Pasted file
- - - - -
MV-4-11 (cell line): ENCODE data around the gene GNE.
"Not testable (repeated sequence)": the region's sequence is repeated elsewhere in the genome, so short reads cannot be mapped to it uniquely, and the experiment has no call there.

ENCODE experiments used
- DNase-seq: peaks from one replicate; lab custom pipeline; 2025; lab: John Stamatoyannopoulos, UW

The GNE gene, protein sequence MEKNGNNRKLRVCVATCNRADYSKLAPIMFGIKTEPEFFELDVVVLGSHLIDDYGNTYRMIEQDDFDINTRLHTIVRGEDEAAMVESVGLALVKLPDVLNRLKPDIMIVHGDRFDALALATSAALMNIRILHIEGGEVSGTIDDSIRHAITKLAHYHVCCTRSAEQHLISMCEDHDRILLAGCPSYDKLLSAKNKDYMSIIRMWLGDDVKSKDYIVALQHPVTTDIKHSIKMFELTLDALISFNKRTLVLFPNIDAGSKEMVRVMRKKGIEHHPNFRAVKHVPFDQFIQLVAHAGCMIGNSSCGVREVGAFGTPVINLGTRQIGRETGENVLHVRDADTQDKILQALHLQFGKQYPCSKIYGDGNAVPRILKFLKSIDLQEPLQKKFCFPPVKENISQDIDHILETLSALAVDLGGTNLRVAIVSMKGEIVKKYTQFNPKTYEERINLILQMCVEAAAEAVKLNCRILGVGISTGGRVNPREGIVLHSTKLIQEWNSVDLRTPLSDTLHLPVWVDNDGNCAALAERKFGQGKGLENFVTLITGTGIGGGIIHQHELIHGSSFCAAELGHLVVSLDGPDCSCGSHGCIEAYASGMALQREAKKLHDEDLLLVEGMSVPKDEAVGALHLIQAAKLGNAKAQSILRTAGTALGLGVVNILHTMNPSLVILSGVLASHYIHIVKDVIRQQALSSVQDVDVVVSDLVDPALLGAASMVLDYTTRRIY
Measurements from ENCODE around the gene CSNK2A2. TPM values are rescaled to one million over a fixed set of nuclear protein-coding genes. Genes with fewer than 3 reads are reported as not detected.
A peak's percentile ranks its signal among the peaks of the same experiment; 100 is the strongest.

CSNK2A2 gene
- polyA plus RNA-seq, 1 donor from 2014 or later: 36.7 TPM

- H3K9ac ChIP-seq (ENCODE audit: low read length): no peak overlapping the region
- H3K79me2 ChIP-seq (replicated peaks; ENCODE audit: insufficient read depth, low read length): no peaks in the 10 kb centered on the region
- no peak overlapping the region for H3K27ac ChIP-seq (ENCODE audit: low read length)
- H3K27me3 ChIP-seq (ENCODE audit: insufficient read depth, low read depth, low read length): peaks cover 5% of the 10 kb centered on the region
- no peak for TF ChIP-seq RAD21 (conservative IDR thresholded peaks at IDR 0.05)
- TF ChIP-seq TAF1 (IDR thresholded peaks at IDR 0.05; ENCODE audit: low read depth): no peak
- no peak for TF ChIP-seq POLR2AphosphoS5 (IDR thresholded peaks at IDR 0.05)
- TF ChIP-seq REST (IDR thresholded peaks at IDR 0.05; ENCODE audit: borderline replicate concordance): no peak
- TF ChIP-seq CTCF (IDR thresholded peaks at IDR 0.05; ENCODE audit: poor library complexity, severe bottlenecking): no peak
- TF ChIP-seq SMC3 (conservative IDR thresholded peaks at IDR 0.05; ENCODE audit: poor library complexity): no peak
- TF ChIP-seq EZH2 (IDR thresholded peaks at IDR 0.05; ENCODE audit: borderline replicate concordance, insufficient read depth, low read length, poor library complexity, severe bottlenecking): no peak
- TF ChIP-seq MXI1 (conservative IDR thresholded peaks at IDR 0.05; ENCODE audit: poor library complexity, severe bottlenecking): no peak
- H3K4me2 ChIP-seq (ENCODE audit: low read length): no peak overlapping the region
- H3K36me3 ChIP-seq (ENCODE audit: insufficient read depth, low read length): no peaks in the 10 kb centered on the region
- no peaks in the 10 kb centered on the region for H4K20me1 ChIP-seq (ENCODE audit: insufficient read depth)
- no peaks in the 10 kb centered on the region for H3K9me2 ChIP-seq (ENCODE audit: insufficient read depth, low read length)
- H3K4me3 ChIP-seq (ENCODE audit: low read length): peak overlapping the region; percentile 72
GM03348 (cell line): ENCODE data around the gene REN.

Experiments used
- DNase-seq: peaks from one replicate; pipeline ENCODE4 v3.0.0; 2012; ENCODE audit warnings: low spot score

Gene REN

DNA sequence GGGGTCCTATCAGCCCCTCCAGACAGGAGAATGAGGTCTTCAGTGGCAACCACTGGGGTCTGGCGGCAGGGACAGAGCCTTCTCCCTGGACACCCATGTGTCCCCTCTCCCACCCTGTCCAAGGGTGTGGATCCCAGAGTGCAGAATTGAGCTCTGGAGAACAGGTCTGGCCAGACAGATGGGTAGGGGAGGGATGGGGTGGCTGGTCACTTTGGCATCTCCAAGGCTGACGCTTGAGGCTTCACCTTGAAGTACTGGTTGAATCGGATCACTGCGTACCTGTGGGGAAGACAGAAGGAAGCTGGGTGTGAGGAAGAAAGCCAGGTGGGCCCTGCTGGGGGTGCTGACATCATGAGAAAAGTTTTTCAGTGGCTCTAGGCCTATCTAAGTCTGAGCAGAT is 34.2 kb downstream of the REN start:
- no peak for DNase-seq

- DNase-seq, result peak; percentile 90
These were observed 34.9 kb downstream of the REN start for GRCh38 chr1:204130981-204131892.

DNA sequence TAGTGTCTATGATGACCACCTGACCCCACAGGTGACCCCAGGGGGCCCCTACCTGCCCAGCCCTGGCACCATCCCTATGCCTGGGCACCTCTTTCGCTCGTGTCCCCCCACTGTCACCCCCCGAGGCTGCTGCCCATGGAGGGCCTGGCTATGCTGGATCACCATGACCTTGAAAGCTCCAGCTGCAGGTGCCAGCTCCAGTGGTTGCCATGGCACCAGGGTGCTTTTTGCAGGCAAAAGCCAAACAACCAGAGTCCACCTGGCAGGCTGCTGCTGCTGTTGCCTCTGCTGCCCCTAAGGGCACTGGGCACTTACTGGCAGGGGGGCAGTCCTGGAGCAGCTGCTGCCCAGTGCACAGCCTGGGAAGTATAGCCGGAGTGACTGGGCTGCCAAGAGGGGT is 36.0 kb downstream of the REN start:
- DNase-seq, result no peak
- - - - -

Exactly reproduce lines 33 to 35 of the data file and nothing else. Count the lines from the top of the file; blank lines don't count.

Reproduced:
- DNase-seq, result peak; percentile 90
These were observed 34.9 kb downstream of the REN start for GRCh38 chr1:204130981-204131892.

DNA sequence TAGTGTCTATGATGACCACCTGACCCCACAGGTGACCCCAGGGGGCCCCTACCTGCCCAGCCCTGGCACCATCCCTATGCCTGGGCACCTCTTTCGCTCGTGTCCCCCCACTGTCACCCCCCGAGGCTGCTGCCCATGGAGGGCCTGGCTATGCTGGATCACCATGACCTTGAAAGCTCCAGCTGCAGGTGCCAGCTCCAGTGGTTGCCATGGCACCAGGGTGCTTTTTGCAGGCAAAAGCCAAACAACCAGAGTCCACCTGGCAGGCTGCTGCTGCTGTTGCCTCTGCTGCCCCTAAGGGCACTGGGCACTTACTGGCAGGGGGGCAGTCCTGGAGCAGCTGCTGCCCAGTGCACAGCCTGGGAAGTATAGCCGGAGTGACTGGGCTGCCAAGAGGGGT is 36.0 kb downstream of the REN start: